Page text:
Jim Graff is the senior pastor of Faith Family Church in Victoria.

E.V. Hill was one of my all-time favorites. He pastored the same church for 40 years and preached for 50. But he didn’t start as a prominent pastor.

He started in the projects of Texas, where most kids dropped out of school in 10th grade and started working for $2 a day.

He used to say (in an accent I still envy), “Jesus will take any person from the guttermost to the uttermost who understands what a privilege it is to trust his love.”

I don’t know if guttermost is a word — but I do know Hill lived what he preached. He graduated from high school and college after starting with $1.83 in his pocket.

Afterwards, God allowed him to pastor in an underprivileged community where people learned to take God at his word, just like Hill had done. The life-change there was so unique that their services were telecast nationally. No doubt, his starting point was not his destination.

But not all stories of set-back end so significantly.

There’s a widow in the Bible who knows that well. Her story shows how trial and injustice can turn to triumph and answered prayer.

The parable tells of a judge who “neither feared God nor cared what people thought.” He was approached by the widow who kept asking that he give her justice. He refused repeatedly but eventually gave in, saying, “Because this widow keeps bothering me, I will see that she gets justice.”

Jesus went on to explain the parable and said, “And will not God bring about justice for his chosen ones, who cry out to him day and night? Will he keep putting them off? I tell you, he will see that they get justice, and quickly.”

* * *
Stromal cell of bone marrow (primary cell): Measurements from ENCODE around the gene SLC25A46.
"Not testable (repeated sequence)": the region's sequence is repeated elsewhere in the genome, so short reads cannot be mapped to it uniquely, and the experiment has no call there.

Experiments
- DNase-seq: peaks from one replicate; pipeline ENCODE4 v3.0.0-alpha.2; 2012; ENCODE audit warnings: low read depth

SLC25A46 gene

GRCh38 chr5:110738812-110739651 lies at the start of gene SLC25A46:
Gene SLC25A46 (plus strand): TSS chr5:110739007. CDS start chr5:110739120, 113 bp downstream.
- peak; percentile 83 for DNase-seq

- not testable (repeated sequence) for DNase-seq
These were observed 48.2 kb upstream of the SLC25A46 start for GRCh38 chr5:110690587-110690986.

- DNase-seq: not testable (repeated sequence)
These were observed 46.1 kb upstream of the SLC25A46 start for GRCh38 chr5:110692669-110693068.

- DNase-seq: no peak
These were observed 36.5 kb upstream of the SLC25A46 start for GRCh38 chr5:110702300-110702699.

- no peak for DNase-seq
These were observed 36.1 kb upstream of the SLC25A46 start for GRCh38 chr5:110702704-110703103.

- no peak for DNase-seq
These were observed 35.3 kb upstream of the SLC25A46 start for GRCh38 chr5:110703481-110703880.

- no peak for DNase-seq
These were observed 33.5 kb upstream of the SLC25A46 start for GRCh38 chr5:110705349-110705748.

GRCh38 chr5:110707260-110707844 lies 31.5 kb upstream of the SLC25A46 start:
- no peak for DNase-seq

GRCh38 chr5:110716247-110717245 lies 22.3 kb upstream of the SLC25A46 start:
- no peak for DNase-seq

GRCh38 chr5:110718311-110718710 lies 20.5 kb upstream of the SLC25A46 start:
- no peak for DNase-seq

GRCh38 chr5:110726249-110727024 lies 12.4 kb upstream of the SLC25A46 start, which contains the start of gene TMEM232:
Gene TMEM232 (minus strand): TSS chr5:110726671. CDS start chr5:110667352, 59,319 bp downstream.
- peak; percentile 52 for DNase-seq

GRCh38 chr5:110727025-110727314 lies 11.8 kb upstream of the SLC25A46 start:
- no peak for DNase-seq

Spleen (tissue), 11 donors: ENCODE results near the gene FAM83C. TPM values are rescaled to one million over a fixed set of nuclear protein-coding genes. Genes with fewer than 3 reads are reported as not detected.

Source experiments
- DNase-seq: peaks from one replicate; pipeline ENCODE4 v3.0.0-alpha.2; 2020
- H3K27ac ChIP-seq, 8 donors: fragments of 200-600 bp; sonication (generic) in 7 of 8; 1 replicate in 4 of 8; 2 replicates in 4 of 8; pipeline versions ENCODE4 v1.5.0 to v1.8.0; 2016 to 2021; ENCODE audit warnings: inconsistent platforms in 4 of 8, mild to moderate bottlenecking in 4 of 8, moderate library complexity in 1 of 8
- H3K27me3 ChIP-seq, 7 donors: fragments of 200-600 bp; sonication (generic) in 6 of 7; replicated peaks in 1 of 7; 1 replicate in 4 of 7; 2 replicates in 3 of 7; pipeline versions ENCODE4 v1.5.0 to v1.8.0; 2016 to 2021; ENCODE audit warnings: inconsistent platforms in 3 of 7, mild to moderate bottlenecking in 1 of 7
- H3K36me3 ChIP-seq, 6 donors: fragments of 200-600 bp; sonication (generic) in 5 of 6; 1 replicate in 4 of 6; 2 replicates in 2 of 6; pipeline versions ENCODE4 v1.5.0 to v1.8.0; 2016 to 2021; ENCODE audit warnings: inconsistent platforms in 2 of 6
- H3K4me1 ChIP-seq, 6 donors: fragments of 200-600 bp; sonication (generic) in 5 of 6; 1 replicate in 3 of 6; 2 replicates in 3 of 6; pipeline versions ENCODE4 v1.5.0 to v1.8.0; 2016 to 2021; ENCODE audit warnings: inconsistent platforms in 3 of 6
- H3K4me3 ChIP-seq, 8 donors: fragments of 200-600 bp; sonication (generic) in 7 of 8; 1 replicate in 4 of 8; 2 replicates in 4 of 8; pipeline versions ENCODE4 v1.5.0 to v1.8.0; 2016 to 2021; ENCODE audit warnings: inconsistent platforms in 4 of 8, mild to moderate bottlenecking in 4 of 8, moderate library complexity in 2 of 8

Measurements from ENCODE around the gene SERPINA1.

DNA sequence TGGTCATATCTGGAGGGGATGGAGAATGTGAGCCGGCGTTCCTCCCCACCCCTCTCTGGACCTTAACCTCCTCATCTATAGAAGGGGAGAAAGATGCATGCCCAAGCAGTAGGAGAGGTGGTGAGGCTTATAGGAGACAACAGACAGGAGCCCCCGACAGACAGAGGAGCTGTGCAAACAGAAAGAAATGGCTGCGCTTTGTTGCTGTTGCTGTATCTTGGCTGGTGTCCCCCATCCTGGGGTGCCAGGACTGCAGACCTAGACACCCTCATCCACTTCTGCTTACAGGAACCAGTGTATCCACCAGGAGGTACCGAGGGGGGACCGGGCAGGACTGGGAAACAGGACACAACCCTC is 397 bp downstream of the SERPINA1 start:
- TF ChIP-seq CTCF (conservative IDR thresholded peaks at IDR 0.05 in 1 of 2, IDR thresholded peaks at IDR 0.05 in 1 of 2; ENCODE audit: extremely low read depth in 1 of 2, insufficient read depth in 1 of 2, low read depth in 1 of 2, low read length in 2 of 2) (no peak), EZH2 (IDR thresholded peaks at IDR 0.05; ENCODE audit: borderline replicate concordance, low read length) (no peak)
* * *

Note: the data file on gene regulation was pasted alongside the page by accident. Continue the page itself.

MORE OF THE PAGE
What can we learn about answered prayer? Answered prayer is a response to injustice.

Scholars agree that the unjust judge represents sin, which plays no favorites. It’s a stubborn foe that exists to keep all of us from the life God has for us.

When we encounter repeated resistance, it’s tempting to settle into discouragement and let other things take the place of those God-given desires. But temporary solutions often lead to more grief than good. It’s only when we respond like the widow and seek help amidst injustice that we begin to see wrong turn to reward.

And you know what’s cool? We’re not the only ones crying out about the wrongs holding us back.

Romans 8 assures us that Jesus “who lives to intercede for us” is crying out to God for us, too.

Answered prayer is a result of our intercessor.

God’s way of handling injustice is often different from ours.

It requires us to keep trusting him even when answers seem slow — even when nothing seems to be changing. But if we’ll keep our situation in God’s hands, he can bring about the long-term good that our heart’s crave.

God knows how to right the wrongs in our life. We can trust him to fight for us and to fulfill what our hearts long for.

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Jim Graff is the senior pastor of Faith Family Church in Victoria. Visit myffc.com.

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